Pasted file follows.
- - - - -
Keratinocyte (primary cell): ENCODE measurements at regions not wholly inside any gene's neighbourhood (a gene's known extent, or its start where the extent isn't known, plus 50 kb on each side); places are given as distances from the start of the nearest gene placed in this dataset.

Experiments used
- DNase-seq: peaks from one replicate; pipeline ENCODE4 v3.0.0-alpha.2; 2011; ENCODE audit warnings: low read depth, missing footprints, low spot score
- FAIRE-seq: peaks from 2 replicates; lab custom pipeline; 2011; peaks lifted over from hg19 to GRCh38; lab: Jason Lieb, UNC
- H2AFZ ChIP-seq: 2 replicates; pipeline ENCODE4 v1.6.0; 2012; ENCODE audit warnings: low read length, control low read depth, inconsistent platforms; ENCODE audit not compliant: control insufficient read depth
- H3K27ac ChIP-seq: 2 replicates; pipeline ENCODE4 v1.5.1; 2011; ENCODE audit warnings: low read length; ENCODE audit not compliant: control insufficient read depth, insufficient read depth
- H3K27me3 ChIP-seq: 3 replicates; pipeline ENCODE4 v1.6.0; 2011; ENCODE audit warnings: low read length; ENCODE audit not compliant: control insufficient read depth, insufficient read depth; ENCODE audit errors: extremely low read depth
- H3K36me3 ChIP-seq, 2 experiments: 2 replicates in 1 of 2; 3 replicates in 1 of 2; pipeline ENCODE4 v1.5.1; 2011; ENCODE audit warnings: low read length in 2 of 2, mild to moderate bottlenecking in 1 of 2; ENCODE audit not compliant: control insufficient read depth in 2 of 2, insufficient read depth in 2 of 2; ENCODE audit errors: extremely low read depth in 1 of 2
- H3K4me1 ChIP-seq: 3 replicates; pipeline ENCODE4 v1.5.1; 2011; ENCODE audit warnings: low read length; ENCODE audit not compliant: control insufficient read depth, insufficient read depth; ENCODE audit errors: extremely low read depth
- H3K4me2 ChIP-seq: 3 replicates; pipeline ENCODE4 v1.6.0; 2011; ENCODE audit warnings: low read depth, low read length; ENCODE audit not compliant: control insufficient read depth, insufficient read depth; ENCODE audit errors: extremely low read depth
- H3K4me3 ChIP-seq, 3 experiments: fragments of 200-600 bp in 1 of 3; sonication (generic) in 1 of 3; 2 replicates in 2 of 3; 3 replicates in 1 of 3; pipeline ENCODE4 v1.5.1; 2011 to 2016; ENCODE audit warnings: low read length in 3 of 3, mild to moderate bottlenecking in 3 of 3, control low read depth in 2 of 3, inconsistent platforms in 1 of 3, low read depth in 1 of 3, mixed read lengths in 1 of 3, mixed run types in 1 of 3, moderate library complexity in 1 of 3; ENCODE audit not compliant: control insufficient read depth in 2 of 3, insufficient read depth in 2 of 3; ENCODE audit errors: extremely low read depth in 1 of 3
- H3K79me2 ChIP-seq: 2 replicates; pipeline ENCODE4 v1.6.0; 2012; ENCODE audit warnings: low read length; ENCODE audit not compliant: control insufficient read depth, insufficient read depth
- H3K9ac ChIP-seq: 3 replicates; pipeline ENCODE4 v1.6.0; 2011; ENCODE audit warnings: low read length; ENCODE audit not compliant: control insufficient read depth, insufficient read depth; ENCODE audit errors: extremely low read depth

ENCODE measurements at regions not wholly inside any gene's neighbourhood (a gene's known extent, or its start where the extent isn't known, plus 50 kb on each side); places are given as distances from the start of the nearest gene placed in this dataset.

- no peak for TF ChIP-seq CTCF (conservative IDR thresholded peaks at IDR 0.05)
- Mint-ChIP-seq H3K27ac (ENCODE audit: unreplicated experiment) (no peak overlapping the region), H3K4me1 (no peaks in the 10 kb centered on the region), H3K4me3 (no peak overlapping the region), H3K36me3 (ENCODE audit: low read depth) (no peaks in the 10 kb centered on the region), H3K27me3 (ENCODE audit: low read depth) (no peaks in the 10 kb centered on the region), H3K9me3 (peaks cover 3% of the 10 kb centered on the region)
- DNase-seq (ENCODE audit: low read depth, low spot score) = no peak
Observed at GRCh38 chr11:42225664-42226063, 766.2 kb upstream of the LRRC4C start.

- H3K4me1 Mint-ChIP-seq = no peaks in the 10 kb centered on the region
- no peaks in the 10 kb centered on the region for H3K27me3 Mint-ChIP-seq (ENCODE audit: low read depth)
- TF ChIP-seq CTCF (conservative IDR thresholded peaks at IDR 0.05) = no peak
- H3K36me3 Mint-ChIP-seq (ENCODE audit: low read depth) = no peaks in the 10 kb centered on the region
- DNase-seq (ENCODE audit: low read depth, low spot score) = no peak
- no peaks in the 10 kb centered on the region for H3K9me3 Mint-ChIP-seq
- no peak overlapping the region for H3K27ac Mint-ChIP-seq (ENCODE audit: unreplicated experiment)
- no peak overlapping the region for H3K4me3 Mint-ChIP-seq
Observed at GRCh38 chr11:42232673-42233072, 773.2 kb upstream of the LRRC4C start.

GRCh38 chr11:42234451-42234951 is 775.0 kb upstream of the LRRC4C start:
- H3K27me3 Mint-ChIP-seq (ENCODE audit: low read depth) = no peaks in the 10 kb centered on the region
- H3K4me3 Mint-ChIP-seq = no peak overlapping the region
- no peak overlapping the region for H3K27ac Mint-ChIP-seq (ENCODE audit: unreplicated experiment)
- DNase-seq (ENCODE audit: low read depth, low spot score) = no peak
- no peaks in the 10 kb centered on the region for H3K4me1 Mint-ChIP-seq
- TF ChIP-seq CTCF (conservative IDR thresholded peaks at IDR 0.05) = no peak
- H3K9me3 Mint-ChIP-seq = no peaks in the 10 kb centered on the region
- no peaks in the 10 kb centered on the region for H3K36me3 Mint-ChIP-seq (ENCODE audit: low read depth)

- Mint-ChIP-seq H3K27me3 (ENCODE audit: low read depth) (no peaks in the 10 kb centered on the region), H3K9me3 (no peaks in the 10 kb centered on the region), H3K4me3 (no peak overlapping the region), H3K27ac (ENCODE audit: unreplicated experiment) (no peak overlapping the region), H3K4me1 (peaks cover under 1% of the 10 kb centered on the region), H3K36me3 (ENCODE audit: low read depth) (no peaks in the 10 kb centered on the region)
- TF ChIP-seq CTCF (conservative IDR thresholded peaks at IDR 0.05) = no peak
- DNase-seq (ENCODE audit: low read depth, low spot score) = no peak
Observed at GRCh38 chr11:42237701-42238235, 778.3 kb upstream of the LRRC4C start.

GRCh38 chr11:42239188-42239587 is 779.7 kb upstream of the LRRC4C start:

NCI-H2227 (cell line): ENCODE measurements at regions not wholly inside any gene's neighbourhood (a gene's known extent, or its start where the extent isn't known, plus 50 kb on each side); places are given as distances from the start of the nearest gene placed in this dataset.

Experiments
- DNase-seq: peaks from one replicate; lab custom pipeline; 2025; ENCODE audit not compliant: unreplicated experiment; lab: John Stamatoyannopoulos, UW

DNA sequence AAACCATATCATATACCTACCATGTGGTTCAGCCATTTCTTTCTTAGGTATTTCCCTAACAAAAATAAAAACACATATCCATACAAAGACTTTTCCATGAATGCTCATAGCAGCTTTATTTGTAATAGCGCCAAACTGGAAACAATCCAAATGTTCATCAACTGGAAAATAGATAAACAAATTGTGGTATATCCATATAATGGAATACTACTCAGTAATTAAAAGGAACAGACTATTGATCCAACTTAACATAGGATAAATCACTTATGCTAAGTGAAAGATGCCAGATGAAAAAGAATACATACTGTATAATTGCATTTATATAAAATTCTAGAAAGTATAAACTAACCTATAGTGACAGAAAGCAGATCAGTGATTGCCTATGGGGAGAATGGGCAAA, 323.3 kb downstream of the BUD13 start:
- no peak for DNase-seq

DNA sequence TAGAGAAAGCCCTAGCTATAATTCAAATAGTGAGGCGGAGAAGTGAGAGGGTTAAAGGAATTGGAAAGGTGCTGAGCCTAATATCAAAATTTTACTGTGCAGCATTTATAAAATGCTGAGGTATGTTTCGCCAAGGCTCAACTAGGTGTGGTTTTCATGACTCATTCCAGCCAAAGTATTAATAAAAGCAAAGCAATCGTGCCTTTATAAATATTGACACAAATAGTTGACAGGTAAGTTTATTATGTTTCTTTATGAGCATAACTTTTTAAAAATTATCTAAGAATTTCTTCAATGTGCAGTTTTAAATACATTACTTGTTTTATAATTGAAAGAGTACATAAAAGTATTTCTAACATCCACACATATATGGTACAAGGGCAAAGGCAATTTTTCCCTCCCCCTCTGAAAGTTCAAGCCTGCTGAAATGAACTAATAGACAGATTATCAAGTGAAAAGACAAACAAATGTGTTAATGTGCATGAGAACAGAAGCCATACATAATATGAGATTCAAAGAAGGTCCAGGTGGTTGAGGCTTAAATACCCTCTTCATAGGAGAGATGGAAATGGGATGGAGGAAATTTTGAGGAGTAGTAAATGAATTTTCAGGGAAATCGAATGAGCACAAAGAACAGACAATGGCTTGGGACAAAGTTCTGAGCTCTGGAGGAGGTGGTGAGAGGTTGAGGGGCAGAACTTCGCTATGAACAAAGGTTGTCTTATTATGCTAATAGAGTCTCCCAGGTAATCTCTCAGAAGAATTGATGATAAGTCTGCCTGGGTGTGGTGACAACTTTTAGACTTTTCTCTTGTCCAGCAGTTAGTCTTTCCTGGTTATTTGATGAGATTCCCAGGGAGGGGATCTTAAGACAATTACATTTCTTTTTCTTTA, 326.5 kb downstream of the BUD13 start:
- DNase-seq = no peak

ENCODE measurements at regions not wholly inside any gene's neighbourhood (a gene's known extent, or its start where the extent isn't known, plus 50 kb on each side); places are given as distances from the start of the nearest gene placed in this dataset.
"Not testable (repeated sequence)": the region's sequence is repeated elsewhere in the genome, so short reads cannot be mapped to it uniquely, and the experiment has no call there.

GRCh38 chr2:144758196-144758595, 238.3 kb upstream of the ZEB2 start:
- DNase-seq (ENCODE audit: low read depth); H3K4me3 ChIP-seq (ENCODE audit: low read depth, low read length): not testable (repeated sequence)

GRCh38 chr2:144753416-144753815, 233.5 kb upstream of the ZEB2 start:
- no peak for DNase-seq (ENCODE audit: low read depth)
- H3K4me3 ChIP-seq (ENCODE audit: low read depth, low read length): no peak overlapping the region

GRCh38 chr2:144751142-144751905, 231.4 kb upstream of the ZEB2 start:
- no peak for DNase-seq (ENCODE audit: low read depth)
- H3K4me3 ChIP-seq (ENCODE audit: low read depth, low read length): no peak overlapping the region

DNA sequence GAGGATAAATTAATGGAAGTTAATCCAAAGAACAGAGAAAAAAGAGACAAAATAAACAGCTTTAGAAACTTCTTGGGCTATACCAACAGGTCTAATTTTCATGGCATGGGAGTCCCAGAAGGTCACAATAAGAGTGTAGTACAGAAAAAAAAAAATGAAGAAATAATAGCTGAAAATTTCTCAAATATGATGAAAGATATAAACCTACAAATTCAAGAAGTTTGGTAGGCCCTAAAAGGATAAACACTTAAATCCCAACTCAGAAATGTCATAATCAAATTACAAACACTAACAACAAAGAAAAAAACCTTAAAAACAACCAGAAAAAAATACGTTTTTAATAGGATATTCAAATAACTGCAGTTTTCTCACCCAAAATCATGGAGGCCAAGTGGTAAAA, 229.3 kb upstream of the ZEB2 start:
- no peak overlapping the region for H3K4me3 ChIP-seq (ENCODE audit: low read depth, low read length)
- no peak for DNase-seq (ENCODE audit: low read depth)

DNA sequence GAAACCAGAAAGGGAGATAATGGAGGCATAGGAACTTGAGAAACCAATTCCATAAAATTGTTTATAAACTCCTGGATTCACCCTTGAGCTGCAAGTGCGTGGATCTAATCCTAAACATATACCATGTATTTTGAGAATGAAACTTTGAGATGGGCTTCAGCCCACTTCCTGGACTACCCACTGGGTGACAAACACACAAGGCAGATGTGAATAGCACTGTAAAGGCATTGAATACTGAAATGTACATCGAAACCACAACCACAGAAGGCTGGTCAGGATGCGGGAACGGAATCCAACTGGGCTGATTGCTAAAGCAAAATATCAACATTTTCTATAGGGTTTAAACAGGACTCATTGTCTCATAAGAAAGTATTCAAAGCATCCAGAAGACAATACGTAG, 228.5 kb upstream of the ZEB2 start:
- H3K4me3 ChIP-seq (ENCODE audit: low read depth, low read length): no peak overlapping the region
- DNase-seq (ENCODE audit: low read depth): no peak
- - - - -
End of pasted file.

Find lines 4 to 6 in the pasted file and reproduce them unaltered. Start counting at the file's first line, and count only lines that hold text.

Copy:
- FAIRE-seq: peaks from 2 replicates; lab custom pipeline; 2011; peaks lifted over from hg19 to GRCh38; lab: Jason Lieb, UNC
- H2AFZ ChIP-seq: 2 replicates; pipeline ENCODE4 v1.6.0; 2012; ENCODE audit warnings: low read length, control low read depth, inconsistent platforms; ENCODE audit not compliant: control insufficient read depth
- H3K27ac ChIP-seq: 2 replicates; pipeline ENCODE4 v1.5.1; 2011; ENCODE audit warnings: low read length; ENCODE audit not compliant: control insufficient read depth, insufficient read depth